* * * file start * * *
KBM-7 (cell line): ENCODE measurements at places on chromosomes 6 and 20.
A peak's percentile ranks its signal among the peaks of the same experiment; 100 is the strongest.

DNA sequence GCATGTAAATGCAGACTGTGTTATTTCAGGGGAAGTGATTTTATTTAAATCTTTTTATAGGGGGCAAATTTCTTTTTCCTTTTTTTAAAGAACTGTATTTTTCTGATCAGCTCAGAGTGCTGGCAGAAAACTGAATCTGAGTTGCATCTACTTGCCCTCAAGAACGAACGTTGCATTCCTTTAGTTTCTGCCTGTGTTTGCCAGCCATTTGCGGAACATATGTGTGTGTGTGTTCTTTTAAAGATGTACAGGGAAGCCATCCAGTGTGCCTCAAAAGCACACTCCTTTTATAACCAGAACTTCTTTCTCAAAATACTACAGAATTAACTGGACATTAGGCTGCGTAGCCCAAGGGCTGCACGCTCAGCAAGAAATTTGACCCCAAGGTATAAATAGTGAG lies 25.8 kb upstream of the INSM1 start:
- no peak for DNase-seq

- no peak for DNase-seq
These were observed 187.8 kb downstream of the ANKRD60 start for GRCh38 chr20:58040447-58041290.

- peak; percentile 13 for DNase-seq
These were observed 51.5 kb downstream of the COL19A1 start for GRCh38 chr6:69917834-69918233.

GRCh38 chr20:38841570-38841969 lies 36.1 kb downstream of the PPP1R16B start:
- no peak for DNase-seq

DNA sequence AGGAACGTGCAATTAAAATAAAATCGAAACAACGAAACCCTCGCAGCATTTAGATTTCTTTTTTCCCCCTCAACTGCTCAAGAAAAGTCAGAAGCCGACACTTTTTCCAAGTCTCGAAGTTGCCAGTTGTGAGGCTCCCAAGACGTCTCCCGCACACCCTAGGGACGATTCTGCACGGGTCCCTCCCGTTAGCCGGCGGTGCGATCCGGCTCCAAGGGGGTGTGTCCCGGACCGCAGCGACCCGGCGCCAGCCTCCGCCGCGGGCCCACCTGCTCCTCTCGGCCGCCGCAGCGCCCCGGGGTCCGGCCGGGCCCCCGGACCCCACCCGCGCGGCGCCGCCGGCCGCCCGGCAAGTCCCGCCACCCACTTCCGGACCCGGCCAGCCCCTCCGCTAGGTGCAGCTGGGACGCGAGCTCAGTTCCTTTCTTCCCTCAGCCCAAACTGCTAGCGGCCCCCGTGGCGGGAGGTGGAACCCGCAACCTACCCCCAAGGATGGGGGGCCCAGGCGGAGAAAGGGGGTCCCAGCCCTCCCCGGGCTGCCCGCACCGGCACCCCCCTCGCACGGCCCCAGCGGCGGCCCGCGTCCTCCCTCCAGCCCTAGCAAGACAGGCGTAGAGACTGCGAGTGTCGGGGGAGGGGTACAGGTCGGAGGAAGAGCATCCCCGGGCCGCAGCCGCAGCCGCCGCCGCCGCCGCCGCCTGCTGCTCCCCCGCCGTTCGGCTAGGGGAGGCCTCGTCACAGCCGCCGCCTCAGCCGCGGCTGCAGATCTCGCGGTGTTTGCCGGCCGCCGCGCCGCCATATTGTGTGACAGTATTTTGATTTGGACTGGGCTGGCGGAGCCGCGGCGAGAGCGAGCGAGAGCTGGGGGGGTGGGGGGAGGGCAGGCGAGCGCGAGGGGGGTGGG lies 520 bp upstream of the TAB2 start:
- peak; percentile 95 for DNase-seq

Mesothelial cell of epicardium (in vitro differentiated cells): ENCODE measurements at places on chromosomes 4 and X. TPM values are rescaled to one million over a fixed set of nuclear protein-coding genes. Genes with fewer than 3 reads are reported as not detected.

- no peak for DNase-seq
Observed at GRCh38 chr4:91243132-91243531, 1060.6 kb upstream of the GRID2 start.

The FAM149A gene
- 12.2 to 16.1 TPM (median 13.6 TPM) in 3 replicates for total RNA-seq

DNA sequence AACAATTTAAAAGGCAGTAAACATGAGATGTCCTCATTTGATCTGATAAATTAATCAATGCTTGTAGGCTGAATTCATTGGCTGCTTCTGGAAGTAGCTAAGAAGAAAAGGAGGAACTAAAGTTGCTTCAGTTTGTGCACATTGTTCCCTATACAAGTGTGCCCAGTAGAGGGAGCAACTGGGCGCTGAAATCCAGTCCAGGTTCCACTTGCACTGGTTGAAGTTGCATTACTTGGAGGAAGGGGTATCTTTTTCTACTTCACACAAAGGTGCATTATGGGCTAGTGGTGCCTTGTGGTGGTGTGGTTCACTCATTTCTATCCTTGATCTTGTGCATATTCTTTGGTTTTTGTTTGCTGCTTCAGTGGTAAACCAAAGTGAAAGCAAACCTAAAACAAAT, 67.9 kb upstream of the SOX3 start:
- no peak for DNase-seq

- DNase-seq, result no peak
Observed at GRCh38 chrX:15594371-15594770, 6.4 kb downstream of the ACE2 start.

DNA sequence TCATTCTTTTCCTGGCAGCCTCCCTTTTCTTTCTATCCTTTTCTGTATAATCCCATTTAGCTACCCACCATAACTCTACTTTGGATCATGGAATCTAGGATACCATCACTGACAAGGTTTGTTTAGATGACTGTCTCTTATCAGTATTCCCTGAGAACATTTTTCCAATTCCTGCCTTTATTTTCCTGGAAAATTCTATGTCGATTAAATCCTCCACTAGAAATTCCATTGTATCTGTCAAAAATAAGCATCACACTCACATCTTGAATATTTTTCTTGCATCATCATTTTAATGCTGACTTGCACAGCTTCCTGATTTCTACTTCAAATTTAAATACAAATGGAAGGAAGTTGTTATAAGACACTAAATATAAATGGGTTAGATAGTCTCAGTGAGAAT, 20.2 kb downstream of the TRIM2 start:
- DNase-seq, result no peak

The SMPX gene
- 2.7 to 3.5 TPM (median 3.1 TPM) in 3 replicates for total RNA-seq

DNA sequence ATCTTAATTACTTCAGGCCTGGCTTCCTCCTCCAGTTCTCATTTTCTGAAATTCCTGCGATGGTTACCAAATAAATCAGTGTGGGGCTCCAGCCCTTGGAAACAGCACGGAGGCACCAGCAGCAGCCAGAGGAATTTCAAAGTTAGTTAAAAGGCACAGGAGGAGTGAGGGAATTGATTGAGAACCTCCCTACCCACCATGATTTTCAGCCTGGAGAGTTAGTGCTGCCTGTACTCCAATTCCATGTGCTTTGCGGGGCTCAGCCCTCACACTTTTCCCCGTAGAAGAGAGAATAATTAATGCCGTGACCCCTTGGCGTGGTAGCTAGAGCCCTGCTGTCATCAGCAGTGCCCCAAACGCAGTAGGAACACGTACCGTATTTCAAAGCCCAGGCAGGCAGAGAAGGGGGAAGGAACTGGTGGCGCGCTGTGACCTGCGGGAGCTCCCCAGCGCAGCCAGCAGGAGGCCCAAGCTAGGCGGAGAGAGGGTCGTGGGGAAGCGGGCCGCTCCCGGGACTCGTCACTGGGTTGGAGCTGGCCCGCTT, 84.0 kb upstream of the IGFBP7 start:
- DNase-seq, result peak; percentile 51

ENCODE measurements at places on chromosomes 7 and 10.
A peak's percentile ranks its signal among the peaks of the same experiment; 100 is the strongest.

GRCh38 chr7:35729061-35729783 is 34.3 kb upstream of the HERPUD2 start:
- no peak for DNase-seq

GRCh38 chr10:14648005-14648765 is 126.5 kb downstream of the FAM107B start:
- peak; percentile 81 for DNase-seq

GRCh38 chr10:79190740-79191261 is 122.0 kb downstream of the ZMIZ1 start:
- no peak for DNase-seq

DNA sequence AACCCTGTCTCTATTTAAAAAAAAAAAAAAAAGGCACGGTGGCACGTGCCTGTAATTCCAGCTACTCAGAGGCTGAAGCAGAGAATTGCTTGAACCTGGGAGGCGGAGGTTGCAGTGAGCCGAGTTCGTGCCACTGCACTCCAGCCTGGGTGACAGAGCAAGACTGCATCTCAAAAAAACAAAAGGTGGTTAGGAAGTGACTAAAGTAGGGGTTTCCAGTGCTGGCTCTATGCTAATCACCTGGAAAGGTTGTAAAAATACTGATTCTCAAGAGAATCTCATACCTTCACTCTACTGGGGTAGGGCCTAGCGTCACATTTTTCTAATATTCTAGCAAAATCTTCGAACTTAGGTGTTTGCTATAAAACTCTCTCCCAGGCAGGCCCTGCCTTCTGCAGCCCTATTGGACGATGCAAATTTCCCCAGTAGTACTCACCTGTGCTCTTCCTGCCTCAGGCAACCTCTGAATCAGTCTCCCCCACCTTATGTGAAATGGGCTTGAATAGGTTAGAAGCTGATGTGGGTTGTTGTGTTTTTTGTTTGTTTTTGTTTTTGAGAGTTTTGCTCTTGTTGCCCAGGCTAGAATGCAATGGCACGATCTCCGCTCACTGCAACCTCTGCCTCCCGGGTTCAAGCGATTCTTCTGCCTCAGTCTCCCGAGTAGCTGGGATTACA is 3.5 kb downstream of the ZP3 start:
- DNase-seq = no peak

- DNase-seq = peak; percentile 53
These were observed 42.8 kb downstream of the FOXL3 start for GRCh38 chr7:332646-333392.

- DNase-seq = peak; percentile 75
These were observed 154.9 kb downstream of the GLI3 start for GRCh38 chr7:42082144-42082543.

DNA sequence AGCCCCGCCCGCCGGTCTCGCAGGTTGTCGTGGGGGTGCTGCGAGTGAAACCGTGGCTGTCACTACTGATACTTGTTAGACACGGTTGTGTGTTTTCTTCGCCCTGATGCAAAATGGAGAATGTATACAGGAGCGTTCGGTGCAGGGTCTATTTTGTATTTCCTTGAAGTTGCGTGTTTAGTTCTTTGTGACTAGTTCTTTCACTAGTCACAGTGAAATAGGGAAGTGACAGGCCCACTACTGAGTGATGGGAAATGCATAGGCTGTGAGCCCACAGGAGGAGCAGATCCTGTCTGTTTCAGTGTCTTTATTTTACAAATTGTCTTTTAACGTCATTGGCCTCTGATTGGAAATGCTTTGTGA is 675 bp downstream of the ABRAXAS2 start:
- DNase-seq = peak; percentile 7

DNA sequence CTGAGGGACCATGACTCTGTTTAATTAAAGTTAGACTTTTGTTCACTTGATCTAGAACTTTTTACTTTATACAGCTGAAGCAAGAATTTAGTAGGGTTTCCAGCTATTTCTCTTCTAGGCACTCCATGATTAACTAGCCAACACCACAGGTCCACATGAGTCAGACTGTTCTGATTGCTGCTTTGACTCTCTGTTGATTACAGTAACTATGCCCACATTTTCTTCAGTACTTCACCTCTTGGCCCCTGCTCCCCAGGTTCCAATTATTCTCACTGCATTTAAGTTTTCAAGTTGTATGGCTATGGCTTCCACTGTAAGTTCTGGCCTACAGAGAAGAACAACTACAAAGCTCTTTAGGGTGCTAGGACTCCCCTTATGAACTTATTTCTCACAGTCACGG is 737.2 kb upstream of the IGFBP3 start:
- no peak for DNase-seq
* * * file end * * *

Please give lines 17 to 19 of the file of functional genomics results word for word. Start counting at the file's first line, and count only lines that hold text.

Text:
- 12.2 to 16.1 TPM (median 13.6 TPM) in 3 replicates for total RNA-seq

DNA sequence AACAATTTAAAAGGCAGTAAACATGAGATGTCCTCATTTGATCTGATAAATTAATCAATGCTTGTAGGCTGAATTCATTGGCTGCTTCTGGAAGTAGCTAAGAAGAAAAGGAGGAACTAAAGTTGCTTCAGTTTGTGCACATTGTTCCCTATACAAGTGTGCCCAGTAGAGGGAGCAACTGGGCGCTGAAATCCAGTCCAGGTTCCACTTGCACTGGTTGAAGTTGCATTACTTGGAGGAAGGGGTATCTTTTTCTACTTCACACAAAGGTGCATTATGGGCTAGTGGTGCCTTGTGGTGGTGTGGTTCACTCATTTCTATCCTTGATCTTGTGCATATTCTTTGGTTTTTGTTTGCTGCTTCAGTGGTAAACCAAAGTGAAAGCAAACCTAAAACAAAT, 67.9 kb upstream of the SOX3 start:
- no peak for DNase-seq